Suffering is universal – it’s not a point to make to be dramatic or negative, but to simply be realistic. Everyone at some point will likely be touched by loss, trauma, mental or physical health issues, or some other source of emotional pain. “It is nearly impossible to live for any duration and not experience at least one of the major stressors,” Lilli Correll writes in her book Resolve to Rise. “The truth is, we all suffer at one point or another, and yet we don’t tend to talk about it. We often carry the hurt and pain inside and suffer alone.”

Correll considers these impactful stats on how widespread suffering is:

  • On average at least five people grieve each person who dies; this can sometimes lead to major depression for those grieving.
  • One in five Americans has a mental illness; one in twenty have a serious mental illness.
  • 60% of adults say they grew up with abuse or a challenging family situation at home.
  • One in three women and one in four men have experienced domestic abuse.

The Traditional Approach to Treating Suffering is Inadequate

Though so many people suffering, we as Americans don’t do a good job of processing stress, trauma, or grief. As Correll noted on a recent episode of the You Learn YouTurn podcast, “Our inclination societally, individually, is to bypass things that make us feel uncomfortable. Our tendency is to want a quick and easy solution. Ironically, it’s quicker and easier to go through it.”

Listen to “Resolve to Rise” on Spreaker.

This societal tendency can influence how some clinicians and therapists treat people struggling with issues like grief or mental illness. Therapists may traditionally be “trauma-informed” rather than “trauma-responsive.” A therapist who is trauma-informed means they’ve learned about trauma and understand its impact, but it doesn’t change your treatment of the patient. A trauma-responsive therapist can identify trauma and understands its impact but also helps a patient process it. For example, traditional clinical training may inform a therapist take a step back and slow down if their patient isn’t responding. Correll challenges this idea. It’s the therapist’s job to be trauma-responsive, to be curious, to not ignore the trauma but figure out why the patient isn’t responding.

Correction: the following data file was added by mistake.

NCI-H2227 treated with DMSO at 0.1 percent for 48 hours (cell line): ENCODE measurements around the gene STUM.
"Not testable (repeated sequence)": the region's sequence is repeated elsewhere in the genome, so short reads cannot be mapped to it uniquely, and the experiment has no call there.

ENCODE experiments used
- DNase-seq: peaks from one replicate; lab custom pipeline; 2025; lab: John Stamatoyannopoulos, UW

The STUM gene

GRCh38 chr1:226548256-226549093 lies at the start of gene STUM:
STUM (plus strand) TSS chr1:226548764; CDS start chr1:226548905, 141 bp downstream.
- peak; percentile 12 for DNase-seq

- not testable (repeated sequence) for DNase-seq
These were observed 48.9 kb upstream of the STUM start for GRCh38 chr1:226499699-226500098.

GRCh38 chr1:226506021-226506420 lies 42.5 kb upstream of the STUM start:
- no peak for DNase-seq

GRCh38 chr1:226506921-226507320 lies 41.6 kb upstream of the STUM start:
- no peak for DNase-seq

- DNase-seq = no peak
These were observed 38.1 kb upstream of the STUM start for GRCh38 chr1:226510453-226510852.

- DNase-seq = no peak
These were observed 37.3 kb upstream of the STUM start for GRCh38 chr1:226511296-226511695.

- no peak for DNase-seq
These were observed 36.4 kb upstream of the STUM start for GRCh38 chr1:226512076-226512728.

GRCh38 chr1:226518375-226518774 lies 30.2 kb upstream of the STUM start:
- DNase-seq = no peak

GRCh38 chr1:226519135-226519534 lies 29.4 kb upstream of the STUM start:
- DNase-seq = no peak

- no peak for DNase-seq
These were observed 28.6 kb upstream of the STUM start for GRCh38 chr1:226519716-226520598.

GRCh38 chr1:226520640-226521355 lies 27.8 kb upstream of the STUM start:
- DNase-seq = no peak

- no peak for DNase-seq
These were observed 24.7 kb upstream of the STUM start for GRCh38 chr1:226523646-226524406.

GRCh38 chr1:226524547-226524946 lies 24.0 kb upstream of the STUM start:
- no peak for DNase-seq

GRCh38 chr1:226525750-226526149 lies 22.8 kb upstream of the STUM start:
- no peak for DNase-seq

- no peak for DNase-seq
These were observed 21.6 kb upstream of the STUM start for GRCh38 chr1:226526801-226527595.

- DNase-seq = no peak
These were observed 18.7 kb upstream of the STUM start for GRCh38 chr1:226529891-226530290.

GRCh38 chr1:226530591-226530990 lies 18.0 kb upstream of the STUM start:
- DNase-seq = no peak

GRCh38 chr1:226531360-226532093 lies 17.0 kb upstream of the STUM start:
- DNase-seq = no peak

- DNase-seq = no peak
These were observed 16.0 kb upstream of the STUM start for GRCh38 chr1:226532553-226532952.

“In trauma, oftentimes they’ll say that you have to start in a space of safety first. If the person doesn’t feel safe and they’re acting out, you’ve got to go back tot hat foundational piece of “how do we help make this a safe space?” You may spend all of your therapeutic intervention creating a safe space.”

Lilli Correll

How We Can Drive Change

There unfortunately isn’t a simple fix to change how we address trauma individually or clinically, but it is possible. Individually, we may feel stigma around discussing and treating mental health issues and suffering. We may feel weak for needing help or fear we’ll be ostracized from our loved ones. One way to reduce the stigma around mental health and suffering is to have open and honest discussions about it. Acknowledge and fix what we can and learn to cope with things outside our control.

Changing the healthcare system’s position on treating suffering and mental health won’t be easy. Correll encourages providers to start with themselves first, noting that therapists can’t help someone become comfortable with anger or sadness if they themselves aren’t comfortable with it. She encourages the use of education programs that demonstrate how to be trauma-responsive, saying “that’s where we have to go. The more of us who that resonates with, who we get it, who we’re doing our own work, we’re going through it not just personally but professionally.”

Correll also looks to people with influence over corporate spending and healthcare systems to help change course. “We have tons of money that we’re spending on nonsense,” Correll says, and we could be spending more wisely on things that will have an impact on the healthcare system, on how we treat trauma and suffering, and how then people treat it individually. For example, if healthcare executives see a shortage of certified therapists, they might also realize that certifications are relatively expensive. What would the impact be if corporate dollars were spent on subsidizing clinical certifications? “Those of us who have the dollars to spend, we need to be more intentional around being good stewards for that. We have to equip our healthcare system….we have to put our money where our mouth is.”

Lilli CorrellLilli Correll is a healthcare executive and a Licensed Professional Counselor and Certified Clinical Trauma Provider with a Master of Arts in Family Psychology. To learn more about Lilli and her book, Resolve to Rise, visit: